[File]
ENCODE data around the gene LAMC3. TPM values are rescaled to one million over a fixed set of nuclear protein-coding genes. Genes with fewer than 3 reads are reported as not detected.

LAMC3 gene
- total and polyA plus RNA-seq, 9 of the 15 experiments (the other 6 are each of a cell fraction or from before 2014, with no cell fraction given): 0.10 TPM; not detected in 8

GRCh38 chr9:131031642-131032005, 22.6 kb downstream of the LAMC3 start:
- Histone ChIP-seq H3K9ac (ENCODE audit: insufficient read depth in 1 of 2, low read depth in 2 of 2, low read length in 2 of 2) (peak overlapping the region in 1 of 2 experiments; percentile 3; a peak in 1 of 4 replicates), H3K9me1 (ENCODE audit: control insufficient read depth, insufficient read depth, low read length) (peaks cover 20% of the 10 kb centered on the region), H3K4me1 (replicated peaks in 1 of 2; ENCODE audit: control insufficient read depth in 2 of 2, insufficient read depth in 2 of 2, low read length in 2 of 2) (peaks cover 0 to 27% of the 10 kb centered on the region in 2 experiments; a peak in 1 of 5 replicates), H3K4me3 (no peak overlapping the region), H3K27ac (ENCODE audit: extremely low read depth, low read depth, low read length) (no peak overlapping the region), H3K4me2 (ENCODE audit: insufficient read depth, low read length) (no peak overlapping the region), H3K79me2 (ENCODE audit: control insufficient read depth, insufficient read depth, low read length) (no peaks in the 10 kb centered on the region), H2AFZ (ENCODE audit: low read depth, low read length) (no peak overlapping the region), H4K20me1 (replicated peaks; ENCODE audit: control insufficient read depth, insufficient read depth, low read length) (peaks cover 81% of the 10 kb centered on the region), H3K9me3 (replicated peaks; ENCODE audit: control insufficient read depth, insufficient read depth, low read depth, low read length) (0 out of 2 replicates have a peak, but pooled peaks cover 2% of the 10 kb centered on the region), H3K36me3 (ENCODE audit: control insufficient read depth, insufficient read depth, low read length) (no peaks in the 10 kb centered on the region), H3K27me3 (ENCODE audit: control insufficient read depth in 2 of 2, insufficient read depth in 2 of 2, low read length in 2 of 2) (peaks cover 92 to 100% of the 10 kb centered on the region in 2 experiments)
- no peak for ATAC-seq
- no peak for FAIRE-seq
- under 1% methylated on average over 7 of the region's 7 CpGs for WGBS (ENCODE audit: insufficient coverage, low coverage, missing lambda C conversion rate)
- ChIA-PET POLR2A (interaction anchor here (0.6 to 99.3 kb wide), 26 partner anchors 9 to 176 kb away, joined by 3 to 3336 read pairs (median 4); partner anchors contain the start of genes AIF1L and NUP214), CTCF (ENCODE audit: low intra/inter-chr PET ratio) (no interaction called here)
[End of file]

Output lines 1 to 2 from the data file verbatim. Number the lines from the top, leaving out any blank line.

ENCODE data around the gene LAMC3. TPM values are rescaled to one million over a fixed set of nuclear protein-coding genes. Genes with fewer than 3 reads are reported as not detected.

LAMC3 gene